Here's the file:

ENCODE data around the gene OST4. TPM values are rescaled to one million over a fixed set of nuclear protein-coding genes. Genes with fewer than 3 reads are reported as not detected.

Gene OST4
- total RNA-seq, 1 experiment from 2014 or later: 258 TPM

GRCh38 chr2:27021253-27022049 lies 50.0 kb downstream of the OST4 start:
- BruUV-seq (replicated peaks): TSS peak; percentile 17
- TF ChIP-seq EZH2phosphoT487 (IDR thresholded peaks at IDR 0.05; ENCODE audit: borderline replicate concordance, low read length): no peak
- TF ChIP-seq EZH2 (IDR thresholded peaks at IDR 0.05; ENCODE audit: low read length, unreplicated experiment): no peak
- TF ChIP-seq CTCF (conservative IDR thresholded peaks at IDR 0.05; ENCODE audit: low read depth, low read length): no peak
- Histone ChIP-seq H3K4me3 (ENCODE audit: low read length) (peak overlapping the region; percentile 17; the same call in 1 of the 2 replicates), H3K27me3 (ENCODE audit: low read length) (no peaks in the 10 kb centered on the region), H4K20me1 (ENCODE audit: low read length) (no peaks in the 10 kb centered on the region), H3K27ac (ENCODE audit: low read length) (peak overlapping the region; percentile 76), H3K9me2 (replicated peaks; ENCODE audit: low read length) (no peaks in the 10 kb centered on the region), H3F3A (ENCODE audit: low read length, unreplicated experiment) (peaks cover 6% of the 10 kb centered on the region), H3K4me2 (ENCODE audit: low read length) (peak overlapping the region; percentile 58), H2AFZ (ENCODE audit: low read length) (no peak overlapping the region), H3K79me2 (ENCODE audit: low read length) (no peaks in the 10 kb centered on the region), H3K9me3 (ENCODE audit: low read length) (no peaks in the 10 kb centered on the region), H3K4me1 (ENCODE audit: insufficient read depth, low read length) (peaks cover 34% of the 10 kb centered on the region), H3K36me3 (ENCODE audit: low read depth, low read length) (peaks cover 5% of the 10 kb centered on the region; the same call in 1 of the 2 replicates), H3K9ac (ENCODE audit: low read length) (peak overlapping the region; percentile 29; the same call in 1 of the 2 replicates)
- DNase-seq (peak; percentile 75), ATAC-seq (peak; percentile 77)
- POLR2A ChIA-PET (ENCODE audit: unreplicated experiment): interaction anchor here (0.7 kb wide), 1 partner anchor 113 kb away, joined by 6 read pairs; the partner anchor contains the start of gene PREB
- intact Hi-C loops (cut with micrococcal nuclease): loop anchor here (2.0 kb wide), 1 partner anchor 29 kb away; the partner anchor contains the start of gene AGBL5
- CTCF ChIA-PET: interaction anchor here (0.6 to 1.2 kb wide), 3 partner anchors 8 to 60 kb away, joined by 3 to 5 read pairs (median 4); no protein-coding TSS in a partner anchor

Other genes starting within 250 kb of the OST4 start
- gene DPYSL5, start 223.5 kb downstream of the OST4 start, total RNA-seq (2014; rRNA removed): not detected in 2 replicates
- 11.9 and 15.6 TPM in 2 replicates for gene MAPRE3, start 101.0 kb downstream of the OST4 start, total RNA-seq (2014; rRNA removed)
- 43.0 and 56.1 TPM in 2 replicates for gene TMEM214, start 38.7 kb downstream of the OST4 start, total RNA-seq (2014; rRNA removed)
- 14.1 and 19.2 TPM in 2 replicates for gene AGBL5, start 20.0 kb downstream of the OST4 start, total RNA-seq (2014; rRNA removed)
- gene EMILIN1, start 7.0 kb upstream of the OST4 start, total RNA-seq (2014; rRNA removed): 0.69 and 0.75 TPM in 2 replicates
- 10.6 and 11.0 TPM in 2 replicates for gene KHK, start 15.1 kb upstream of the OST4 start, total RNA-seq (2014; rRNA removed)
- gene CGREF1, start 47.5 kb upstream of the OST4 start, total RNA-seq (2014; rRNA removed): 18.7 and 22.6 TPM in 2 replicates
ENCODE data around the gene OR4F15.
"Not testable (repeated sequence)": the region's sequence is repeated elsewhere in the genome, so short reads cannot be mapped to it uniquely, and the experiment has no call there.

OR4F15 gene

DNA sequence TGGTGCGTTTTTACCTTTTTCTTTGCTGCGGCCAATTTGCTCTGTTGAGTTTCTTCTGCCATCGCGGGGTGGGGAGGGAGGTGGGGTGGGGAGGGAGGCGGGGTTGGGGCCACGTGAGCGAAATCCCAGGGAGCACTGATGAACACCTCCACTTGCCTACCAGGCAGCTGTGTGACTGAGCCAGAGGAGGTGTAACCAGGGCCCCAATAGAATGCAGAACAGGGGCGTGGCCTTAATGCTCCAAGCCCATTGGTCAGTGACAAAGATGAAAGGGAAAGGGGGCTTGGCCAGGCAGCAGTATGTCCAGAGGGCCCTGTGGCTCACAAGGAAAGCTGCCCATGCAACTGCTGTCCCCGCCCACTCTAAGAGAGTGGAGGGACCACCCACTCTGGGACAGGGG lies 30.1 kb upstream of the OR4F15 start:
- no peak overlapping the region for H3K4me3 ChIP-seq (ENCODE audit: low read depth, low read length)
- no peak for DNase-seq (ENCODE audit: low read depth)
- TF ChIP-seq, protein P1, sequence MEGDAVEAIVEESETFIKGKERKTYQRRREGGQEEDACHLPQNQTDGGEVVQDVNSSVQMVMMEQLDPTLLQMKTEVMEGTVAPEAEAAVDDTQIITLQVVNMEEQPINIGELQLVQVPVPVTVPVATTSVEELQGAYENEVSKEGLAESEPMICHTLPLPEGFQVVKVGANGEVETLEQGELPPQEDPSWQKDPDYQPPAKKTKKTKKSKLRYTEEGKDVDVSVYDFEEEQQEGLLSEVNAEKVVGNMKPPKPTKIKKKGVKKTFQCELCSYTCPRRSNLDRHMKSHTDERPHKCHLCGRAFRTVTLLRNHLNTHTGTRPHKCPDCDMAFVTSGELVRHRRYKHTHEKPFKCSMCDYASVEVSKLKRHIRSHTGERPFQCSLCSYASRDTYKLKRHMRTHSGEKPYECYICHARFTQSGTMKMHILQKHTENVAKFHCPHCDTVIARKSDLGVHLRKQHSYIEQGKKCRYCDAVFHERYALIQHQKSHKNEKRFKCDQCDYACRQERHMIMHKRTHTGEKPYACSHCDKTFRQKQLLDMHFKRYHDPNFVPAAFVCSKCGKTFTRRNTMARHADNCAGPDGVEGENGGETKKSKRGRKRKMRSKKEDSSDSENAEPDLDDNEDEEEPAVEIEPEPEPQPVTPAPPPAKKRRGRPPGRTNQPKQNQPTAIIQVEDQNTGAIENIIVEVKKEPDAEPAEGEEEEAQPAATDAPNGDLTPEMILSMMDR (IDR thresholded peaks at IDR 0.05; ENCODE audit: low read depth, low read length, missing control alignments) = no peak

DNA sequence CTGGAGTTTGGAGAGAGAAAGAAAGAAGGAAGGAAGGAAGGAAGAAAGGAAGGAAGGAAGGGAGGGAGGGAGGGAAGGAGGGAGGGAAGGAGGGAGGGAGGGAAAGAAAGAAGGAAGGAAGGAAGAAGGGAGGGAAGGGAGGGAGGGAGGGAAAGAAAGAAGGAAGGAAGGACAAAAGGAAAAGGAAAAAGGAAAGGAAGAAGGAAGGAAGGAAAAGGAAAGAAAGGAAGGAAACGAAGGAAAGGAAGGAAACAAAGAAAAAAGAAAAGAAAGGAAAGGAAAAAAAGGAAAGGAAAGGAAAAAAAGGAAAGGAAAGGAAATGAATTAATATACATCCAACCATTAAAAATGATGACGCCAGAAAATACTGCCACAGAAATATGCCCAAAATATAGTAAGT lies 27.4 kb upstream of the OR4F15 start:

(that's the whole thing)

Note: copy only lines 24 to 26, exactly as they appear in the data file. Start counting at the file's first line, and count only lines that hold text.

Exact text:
OR4F15 gene

DNA sequence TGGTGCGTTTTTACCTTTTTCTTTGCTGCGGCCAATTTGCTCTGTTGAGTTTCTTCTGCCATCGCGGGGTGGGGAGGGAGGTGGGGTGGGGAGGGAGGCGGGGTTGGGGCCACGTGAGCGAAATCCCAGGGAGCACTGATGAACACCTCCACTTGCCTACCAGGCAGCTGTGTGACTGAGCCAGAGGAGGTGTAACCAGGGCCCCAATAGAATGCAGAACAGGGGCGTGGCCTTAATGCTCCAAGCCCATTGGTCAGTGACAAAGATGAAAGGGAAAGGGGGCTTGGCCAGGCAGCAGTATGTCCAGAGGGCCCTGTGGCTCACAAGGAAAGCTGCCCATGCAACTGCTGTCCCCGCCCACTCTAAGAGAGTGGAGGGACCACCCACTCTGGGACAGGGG lies 30.1 kb upstream of the OR4F15 start:
- no peak overlapping the region for H3K4me3 ChIP-seq (ENCODE audit: low read depth, low read length)